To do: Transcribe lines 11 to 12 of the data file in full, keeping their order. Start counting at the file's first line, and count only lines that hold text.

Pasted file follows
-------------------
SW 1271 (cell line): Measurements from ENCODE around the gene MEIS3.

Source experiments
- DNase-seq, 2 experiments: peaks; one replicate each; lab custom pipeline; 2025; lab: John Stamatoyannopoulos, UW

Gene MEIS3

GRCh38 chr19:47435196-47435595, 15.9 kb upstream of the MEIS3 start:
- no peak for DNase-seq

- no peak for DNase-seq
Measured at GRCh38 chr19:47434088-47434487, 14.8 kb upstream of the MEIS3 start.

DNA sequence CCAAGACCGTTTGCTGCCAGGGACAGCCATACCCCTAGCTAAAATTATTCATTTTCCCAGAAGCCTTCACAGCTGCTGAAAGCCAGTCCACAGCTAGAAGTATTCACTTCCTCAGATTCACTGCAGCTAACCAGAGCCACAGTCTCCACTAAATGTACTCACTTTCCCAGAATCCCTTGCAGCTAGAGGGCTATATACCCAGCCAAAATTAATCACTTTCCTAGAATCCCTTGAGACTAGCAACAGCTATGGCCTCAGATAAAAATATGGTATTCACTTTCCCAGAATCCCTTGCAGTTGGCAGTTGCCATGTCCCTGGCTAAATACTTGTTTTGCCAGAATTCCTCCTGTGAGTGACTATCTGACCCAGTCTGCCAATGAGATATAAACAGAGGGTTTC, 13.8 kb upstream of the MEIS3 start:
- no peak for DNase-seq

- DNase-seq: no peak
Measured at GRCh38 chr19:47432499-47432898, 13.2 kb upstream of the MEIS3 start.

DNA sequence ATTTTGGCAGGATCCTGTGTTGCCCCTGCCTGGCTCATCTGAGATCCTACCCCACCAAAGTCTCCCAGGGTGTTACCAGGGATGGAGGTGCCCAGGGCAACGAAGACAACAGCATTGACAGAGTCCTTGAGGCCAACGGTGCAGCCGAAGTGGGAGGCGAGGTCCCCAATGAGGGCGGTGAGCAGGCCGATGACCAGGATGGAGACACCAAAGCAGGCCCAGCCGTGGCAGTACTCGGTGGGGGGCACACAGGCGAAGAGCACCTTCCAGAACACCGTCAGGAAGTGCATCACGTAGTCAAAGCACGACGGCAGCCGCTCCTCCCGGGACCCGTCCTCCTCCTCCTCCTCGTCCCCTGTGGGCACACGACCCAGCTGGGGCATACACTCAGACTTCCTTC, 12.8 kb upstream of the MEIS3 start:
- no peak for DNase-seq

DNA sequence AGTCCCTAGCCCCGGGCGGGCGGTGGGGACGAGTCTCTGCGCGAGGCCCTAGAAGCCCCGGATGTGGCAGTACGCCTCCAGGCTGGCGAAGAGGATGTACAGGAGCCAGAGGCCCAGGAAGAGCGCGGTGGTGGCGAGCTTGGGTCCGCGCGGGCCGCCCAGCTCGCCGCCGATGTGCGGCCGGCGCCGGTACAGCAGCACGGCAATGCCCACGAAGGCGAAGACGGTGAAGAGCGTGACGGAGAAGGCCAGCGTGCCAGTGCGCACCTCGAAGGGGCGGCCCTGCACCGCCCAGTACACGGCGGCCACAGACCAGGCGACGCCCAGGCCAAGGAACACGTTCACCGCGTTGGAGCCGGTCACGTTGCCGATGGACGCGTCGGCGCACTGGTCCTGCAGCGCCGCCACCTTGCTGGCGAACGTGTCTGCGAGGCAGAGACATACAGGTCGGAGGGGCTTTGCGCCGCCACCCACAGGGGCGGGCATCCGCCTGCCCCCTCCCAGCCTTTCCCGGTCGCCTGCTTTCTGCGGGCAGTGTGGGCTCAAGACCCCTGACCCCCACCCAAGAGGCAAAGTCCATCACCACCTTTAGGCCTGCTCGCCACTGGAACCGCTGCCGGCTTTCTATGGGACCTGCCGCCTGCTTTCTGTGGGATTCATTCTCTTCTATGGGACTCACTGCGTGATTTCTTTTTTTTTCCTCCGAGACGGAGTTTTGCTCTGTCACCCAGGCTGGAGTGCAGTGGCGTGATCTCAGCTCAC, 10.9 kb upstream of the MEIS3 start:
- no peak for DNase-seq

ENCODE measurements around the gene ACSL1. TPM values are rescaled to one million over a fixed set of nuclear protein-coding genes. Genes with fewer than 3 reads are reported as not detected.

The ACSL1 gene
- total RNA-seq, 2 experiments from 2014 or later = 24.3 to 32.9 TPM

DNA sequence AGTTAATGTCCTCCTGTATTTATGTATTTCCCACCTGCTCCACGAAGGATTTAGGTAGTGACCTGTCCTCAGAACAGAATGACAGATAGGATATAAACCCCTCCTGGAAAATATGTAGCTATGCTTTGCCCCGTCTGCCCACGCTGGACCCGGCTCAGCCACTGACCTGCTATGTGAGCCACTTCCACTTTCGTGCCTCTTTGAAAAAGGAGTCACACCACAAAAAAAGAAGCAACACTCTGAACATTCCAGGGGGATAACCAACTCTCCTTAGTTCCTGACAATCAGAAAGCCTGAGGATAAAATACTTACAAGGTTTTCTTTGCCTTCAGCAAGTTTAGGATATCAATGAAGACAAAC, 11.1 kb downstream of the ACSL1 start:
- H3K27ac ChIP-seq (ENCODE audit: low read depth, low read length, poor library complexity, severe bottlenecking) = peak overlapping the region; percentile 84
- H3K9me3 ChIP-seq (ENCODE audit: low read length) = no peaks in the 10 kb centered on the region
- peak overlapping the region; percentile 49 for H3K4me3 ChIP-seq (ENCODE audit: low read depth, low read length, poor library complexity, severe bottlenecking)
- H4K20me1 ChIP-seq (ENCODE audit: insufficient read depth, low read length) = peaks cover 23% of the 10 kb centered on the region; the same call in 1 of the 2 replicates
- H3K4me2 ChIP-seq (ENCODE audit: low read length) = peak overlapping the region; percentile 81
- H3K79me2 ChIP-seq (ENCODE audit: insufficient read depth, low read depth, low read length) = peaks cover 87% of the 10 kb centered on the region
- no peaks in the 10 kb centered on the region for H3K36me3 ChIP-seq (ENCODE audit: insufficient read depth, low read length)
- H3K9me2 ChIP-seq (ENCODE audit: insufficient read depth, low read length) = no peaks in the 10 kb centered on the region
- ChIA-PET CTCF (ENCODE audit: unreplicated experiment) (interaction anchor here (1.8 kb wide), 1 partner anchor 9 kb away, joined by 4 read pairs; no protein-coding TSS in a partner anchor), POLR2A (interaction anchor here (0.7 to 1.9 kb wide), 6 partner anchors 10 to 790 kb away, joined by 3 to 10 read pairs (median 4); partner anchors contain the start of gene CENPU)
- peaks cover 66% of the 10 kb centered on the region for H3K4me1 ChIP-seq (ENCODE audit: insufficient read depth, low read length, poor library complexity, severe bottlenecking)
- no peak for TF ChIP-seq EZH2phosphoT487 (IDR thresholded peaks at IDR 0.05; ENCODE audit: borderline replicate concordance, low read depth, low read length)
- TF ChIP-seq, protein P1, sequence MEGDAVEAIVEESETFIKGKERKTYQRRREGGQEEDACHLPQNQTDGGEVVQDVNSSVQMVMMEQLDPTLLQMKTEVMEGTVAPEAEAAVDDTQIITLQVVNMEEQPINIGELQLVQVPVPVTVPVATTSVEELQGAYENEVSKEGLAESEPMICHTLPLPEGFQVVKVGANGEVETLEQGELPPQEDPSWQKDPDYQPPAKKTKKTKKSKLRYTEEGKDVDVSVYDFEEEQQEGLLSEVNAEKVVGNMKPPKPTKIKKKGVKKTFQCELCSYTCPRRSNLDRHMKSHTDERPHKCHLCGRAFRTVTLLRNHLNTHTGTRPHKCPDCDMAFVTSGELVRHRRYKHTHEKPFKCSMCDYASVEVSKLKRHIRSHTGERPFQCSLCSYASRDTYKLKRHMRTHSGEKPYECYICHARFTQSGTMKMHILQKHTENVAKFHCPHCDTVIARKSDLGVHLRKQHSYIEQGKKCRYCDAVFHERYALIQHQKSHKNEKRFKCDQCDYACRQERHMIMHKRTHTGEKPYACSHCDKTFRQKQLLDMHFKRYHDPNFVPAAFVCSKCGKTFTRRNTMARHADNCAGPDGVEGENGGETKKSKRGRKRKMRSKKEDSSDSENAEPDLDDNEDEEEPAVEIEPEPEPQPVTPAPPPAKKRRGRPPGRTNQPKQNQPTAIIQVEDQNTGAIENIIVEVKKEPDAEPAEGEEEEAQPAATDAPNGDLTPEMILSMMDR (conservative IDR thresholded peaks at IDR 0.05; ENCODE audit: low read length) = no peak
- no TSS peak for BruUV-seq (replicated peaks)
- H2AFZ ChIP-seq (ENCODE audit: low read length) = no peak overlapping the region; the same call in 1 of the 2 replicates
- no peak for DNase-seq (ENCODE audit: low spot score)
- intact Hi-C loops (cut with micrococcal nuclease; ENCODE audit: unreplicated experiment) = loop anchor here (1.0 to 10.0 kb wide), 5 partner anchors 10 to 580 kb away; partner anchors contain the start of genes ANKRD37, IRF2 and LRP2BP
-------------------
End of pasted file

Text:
- DNase-seq: no peak
Measured at GRCh38 chr19:47432499-47432898, 13.2 kb upstream of the MEIS3 start.